Our Galaxy’s Exceptional Supermassive Black Hole & ERV Design | Stars, Cells, and God ep 18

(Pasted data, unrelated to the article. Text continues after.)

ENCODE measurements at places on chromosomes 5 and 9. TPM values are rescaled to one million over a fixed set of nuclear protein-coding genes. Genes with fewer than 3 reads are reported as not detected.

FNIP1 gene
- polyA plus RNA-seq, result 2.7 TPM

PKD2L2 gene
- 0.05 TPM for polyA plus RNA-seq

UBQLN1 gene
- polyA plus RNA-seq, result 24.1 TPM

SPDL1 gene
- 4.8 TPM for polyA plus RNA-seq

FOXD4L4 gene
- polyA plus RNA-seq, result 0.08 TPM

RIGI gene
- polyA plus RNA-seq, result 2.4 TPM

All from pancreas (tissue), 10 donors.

Join Hugh Ross and Fazale “Fuz” Rana as they discuss new discoveries taking place at the frontiers of science that have theological and philosophical implications, as well as new discoveries that point to the reality of God’s existence. The Milky Way Galaxy’s supermassive black hole is exceptionally small, about 35 times less massive than spiral galaxies of a similar size. The first-achieved image of its event horizon by the Event Horizon Telescope reveals an exceptionally quiet radiation level. What is the intensity and variability of our galaxy’s supermassive black hole’s radiation just outside its event horizon? What do this intensity and variability imply for advanced civilization on Earth? How much longer can we count on our galaxy’s supermassive black hole being quiet enough for civilization on Earth?    For many people, the shared ERV sequences in the human and great ape genomes evince common ancestry and an evolutionary origin for humanity. Yet, new discoveries about the physiological role of ERVs suggest another interpretation of ERVs in the human genome. Biochemist Fuz Rana discusses the latest insight into ERV molecular biology and explores the question: “Can a creation model explain the occurrence of ERV sequences in the human genome?” In this episode, Hugh and Fuz discuss these important topics.